International News

The Tablet at the Border: A Frustrating Journey To and From the Border For Hopeful Migrants

Asylum-seeking migrants from Central America who were airlifted from Brownsville, Texas, to El Paso, and later deported, walk outside a National Institute of Migration office at the Paso del Norte International Bridge in Ciudad Ju·rez, Mexico, March 23, 2021. (Photo: CNS/Jose Luis Gonzalez, Reuters)

Expulsion decisions called ‘a cold calculation by numbers’

EL PASO, Texas — Last Thursday, about 25 families exited a bus near a U.S.-Mexico border bridge near downtown El Paso. They had been flown in from south Texas, where they were apprehended after attempting to enter the country. Now, they faced expulsion into Ciudad Juarez, 800 miles from where they initially crossed. 

U.S. Customs and Border Protection (CBP) agents guided the families across the bridge in a single file line. Young children asked their parents where they were going. The parents, their eyes red and swollen from crying, just tried to keep the children calm.

“I felt conflicted because as we’re walking I know that they’re going to Mexico, but they don’t necessarily know at that point,” said Hanna Hollandbyrd, a policy specialist at the Hope Border Institute, an independent border advocacy organization based in El Paso. “I felt weird that I knew something that they didn’t know and that’s not fair because it’s happening to them.”

The Tablet watched with Hollandbyrd as the process unfolded, then followed the line of migrants across the bridge to Ciudad Juarez where they were directed to Mexico’s National Institute of Migration. Along the way, border patrol agents ordered pedestrian crossers to bypass the migrants and not speak to them.

Back in south Texas where these families originally crossed, the Catholic Charities of the Rio Grande Valley Humanitarian Respite Center sees 200-300 similar families — with children under the age of six — a day, according to Executive Director Sister Norma Pimentel.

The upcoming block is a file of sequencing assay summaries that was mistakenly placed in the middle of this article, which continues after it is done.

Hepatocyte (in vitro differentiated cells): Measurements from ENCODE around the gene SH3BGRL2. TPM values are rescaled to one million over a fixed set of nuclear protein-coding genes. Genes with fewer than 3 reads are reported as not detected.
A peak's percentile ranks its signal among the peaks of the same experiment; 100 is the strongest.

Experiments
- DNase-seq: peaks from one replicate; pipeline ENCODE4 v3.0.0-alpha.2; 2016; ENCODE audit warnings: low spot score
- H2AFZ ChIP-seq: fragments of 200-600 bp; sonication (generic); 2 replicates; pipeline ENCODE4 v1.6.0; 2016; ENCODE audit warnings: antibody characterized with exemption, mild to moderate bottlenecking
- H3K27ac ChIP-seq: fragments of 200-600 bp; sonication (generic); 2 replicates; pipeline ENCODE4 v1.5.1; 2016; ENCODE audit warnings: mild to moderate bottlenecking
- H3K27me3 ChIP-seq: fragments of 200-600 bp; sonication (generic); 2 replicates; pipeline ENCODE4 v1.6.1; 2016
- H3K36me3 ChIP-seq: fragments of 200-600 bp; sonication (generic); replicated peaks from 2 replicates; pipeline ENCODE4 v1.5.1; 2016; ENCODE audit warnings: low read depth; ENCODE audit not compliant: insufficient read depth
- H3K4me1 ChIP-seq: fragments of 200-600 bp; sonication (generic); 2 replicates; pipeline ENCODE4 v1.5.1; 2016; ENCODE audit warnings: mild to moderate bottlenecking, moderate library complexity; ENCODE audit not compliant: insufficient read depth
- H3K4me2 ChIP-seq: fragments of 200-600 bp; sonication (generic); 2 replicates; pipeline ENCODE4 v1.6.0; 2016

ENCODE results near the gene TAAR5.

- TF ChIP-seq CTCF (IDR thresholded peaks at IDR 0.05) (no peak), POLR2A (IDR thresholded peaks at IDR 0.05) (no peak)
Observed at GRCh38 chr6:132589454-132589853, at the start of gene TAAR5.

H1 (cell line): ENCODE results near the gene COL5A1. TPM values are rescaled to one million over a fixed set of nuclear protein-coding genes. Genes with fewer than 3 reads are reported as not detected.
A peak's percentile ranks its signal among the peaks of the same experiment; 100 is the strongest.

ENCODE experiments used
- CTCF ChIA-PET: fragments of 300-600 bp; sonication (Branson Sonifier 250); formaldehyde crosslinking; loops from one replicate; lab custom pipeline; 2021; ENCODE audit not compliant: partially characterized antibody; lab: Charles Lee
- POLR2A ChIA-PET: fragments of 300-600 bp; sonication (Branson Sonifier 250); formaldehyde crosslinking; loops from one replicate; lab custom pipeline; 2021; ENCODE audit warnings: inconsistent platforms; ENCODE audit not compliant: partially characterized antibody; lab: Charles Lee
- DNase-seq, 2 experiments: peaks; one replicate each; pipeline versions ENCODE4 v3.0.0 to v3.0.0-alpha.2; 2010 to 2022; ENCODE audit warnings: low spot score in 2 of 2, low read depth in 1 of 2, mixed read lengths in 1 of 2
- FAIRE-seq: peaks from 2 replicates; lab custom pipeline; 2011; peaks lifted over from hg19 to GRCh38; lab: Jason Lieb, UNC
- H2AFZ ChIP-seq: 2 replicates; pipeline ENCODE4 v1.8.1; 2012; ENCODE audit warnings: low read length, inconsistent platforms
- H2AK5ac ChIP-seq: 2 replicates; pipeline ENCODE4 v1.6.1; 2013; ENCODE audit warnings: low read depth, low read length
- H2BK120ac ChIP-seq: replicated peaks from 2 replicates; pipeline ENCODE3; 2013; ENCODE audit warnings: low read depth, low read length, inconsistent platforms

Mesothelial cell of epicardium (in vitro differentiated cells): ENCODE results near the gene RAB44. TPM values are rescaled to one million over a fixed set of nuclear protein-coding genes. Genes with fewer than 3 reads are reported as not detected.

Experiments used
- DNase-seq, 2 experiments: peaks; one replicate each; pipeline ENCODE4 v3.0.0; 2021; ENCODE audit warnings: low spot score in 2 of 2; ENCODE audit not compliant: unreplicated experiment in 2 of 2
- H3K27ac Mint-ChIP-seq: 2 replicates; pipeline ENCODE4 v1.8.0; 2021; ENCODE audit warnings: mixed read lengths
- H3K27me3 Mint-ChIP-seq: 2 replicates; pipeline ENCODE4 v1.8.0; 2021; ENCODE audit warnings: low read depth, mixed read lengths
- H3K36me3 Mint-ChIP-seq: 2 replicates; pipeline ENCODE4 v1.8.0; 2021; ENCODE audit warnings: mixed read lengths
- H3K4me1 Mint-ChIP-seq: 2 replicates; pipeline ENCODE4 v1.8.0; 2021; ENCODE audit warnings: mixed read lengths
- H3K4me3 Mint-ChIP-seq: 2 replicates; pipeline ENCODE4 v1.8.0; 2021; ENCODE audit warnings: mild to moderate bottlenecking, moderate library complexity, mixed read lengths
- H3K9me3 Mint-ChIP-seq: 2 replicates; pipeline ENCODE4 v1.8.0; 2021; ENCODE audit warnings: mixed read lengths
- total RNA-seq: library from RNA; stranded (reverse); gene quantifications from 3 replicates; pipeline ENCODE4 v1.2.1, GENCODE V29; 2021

Tamaulipas, the Mexican state located across from the southwest Texas portion of the border, won’t take back families with children under six. That’s why they’re flown to El Paso or San Diego and then expelled to Ciudad Juarez or Tijuana, respectively.

What’s unclear, however, is how the government decides which families get taken to the Humanitarian Respite Center to continue their journey in the U.S., and which get flown elsewhere for expulsion. Dylan Corbett, executive director of the Hope Border Institute, said it’s a question he’s asked CBP leadership a number of times, to no avail.

What he has gathered from other conversations is that “it’s a cold calculation by numbers.”

“I don’t believe there are rigorous screening protocols in place to identify vulnerable people. It’s a determination that’s made on a regular basis between border patrol at the local level in consultation with political leadership in Mexico,” Corbett said. “Basically, what happens is they will release as many people as they can, but they will do it in such a way that the perception of crisis is mitigated.”

“There’s a constant dialogue that’s taking place,” he continued. “They would say, ‘well Juarez can take this many people so that’s how many we’re going to send them. Tijuana can take this many people so this is how many we’re going to send them.’ ”